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The Septic Tank


The septic tank is a small, on-site sewage treatment and disposal system buried in the ground. The modern septic tank is a water-tight box usually made of pre-cast concrete, concrete blocks, metal, or fiberglass. When household waste material enters this box, several things occur:

  • Organic solid material floats to the surface and forms a layer of what is commonly called "scum". Bacteria in the septic tank biologically convert this material to liquid.
  • Inorganic or inert solid materials and the by-products of bacterial digestion sink to the bottom of the tank and form a layer commonly called "sludge".
  • Only fairly clear water should exist between the scum and the sludge layers. It is this clear water - and only this clear water - that should overflow into the soil absorption area.

Septic Tank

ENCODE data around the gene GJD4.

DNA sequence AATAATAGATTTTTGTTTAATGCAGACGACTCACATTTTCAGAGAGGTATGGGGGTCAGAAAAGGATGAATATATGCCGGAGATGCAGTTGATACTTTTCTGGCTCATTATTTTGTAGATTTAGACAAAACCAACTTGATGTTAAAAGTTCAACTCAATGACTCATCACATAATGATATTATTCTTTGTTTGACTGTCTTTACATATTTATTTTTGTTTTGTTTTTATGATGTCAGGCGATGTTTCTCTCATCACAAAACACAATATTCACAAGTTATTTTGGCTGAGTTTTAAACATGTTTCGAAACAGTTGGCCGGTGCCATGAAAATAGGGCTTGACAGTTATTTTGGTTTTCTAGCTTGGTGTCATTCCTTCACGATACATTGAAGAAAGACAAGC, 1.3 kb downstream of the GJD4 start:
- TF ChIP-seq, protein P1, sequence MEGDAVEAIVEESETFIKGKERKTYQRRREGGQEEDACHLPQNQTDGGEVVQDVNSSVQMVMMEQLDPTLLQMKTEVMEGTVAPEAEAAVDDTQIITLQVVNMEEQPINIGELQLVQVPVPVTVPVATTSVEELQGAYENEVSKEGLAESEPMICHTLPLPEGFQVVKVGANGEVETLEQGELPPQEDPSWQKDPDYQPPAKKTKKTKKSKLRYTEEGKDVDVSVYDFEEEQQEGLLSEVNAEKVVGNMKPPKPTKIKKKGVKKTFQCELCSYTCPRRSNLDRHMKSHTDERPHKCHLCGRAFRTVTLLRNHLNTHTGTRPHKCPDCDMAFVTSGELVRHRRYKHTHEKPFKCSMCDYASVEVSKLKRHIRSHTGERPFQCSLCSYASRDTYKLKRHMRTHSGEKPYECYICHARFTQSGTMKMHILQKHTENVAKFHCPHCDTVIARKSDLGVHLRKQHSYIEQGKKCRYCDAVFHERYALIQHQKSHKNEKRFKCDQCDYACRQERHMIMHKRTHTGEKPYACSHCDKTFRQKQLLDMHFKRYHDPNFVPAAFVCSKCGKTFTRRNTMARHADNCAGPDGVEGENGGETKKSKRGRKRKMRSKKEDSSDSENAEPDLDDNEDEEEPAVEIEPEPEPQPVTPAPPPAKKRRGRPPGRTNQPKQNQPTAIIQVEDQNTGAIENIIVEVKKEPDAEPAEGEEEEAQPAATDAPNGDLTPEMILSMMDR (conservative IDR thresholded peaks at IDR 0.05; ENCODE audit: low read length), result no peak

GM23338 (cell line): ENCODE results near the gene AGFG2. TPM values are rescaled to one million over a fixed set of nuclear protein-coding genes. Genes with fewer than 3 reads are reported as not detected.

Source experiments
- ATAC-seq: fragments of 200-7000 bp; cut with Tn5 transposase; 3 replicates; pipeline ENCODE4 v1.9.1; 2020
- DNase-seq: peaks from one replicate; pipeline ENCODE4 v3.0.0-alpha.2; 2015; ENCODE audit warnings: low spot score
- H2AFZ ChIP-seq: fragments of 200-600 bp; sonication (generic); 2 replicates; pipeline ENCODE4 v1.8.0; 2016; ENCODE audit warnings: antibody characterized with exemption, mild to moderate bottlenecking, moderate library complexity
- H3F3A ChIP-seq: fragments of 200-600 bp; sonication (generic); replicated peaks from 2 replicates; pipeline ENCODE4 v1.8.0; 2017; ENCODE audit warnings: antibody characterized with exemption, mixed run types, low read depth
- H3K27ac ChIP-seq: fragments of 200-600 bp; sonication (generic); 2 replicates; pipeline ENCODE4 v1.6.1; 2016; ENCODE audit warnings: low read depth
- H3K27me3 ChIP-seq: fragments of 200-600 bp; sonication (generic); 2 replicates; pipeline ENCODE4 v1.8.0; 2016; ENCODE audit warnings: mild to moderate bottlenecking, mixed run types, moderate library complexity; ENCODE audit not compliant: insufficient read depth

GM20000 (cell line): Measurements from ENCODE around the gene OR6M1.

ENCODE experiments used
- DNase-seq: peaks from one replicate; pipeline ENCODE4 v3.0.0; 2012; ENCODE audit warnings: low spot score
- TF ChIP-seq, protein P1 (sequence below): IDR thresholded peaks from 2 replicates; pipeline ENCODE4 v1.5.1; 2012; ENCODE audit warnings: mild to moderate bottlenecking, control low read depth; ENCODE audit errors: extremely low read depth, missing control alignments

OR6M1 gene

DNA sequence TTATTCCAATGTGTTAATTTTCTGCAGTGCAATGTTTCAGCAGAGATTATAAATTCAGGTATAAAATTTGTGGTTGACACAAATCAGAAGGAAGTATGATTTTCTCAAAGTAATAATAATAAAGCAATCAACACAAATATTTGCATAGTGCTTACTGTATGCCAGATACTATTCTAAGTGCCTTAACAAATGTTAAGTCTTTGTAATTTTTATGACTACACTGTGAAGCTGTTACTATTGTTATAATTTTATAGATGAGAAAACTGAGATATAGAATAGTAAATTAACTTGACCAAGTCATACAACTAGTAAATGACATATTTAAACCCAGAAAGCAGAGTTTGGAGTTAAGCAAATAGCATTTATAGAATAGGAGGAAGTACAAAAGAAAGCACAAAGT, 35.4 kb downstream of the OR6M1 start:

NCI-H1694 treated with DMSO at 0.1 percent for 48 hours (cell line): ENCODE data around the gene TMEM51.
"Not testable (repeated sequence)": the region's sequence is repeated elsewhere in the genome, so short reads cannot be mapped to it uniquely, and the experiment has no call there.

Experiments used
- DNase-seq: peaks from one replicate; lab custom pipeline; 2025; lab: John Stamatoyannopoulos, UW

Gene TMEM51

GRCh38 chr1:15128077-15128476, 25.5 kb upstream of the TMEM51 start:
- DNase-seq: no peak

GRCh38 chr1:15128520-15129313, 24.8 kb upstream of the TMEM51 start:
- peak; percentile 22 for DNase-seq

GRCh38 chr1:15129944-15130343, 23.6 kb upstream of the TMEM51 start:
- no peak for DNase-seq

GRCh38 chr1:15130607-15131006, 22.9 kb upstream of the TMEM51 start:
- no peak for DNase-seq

Solid material overflowing into the soil absorption area should be avoided at all costs. It is this solids overflow that clogs soil pores and causes septic systems to fail. Two main factors cause solid material to build up enough to overflow: bacterial deficiency and lack of sludge removal.

Bacteria must be present to digest and liquify the scum. If not digested, the scum will accumulate until it overflows, clogging the soil absorption area.

The sludge in the septic tank - inorganic and inert material and by products of bacterial digestion - is not biodegradable and will not decompose. If not removed, sludge will accumulate until it overflows, clogging your leachfield.